Published: 01 May 2009
You can wring your hands over a shrinking storage budget or you can do something creative about it.
By Rich Castagna
"What, me worry?" says MAD magazine's Alfred E. Neuman, with his goofy, glazed-over grin. Move over, Alfred, I'm with you. No, I'm not subscribing to his haven't-a-clue outlook on life. I'm just doing my best to find the silver lining in an ever-so-gloomy economy, and I think it's time to try optimism and opportunities amid all the bad news.
And there's no shortage of bad news. Forrester Research recently published a report that predicts IT spending will drop by 3.1% this year in contrast to the 1.6% hike they had predicted earlier. (It's hard to figure out how they ever projected an increase.) Still, I'd argue that 3.1% doesn't equal a doomsday drop.
IDC also revisited some of its earlier prognostications for storage in 2009 and -- surprise -- rejiggered their numbers downward, too. The IT think tank says worldwide disk system spending will drop by 6.7% or, as they stated in their press release, "total disk storage systems spending will experience -6.7% year-over-year worldwide growth in 2009." Wait a second … a negative gain in growth? Talk about looking for a silver lining. However, IDC also predicts worldwide external disk system capacity will grow by 44% this year. True, it's lower than the traditional 50% to 60% annual growth, but it's not too shabby an estimate.
Even Storage magazine's own Purchasing Intentions survey (see "The time is right for efficient storage") shows that on average your storage budgets are headed south by about 1.9% in 2009. That's the first time we've seen the budget number drift into negative territory, but it seems like a pretty shallow dip all things considered.
Clearly, things aren't as good as they could be or used to be. It's a serious situation, and I'm not making light of how the economic tailspin has affected lots and lots of people. I just don't think it will have that great of a negative impact on storage shops; indeed, I believe it could have a profound and positive effect.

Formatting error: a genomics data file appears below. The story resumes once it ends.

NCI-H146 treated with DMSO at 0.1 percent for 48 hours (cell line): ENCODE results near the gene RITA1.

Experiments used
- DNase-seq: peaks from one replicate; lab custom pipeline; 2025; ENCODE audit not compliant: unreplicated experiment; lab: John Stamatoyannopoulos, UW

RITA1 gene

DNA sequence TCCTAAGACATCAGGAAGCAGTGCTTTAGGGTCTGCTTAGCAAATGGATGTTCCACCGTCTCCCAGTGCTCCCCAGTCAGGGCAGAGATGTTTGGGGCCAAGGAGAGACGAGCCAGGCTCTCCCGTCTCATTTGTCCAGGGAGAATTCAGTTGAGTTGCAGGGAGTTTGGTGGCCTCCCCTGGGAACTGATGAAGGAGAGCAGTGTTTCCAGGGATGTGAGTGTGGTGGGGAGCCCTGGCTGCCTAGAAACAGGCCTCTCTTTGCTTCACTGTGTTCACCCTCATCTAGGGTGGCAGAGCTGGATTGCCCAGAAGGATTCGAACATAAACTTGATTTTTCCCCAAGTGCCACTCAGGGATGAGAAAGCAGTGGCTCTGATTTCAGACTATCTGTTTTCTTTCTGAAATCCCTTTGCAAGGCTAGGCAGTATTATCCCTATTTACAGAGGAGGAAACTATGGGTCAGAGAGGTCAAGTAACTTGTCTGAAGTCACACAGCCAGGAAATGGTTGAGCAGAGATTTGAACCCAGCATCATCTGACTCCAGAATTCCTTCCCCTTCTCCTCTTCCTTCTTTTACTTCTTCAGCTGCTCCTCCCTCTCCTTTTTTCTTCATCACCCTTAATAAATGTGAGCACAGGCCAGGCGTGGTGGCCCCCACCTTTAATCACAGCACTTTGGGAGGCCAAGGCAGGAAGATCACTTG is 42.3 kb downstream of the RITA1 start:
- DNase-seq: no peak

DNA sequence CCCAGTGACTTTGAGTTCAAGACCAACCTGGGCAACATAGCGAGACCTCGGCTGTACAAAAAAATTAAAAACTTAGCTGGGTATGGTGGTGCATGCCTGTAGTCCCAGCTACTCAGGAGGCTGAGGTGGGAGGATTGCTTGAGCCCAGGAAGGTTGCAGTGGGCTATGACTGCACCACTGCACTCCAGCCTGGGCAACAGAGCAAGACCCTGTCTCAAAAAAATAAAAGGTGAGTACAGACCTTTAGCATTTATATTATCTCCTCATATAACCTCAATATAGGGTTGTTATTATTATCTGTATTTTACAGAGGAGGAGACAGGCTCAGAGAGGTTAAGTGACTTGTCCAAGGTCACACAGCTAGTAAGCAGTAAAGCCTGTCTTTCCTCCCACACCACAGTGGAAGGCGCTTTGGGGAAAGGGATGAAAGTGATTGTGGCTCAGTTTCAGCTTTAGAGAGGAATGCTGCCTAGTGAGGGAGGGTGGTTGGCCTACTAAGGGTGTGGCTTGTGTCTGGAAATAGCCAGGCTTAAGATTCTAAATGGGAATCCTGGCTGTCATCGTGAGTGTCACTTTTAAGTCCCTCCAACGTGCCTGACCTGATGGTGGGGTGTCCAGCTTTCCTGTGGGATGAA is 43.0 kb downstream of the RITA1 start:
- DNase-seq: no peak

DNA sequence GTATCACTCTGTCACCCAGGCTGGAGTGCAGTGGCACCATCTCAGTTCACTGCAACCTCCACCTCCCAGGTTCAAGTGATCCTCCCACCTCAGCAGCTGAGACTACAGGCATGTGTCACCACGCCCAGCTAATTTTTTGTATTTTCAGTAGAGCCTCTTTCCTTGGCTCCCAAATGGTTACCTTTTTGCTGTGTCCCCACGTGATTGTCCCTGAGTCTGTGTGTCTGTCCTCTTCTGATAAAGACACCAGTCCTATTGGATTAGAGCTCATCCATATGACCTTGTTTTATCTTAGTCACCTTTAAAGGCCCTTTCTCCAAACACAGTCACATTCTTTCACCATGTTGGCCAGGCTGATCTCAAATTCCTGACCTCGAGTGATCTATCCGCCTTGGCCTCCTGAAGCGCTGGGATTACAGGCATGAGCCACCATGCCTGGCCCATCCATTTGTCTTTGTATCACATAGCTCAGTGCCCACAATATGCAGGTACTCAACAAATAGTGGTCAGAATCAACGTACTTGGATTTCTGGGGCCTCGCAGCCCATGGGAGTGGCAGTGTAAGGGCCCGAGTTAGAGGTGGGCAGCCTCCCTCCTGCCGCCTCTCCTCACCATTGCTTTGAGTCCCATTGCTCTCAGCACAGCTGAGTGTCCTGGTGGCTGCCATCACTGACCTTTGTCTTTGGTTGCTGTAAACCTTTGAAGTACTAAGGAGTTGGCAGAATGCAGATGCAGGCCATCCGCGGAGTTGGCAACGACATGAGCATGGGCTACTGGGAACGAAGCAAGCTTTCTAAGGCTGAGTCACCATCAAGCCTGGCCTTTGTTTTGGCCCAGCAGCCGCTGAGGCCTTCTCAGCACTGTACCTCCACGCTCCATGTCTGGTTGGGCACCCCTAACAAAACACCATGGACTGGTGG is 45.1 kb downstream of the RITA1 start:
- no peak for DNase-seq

Anyone managing storage operations this year isn't likely to be having fun. You have new capacity demands and less money to spend than last year. What's new? For storage, and IT in general, budgets have to be twisted, turned and stretched every year. Do you ever remember saying anything like, "Whoa, there's way too much money in my budget"?
But storage managers are smart. They think strategically. For the most part, they know they'll have to live with the decisions they make for a long time. And some of the less strategic maneuvers made in the past, like continually throwing money at new arrays to stem the tide of capacity growth, just won't wash anymore. And that's a good thing, as Martha Stewart might say. That's why our survey results in this issue appear under such a positive headline. Being strapped for dough will make us all more resourceful, and keep us looking for more creative ways to deal with today's storage demands -- which aren't so different from yesterday's and probably tomorrow's.
In stressful times there's often an inclination to resort to stopgap measures: just patch it and pray, and we'll deal with it later. It's about as normal a response as you can expect, even if it's only kicking the can down the street.
Some of you, however, will see all of this in a different light and recognize that tough times can also offer opportunity. Maybe this is the perfect time to do something about sprawling capacity, more than just buying additional disk, which requires more space, power and administrative attention. You could, for example, spend far less than what you would on a new array and buy a compression product that would squeeze your nearline storage down to more manageable proportions and free up some valuable space at the same time. Setting up an archive or an automated migration process to better tier your storage could yield equal (and impressive) results.
You can probably think of a dozen other things along those lines. And maybe you've been putting off a lot of them because there were higher priorities. But what could be a higher priority than using those diminished budget dollars to get more out of what you already have?
As perverse as it may seem, something as sobering as a recession can often reveal new opportunities, a chance to be creative and push the limits. Take it from a guy who just managed to quote Alfred E. Neuman and Martha Stewart in the same column.
BIO: Rich Castagna (firstname.lastname@example.org) is Editorial Director of the Storage Media Group.
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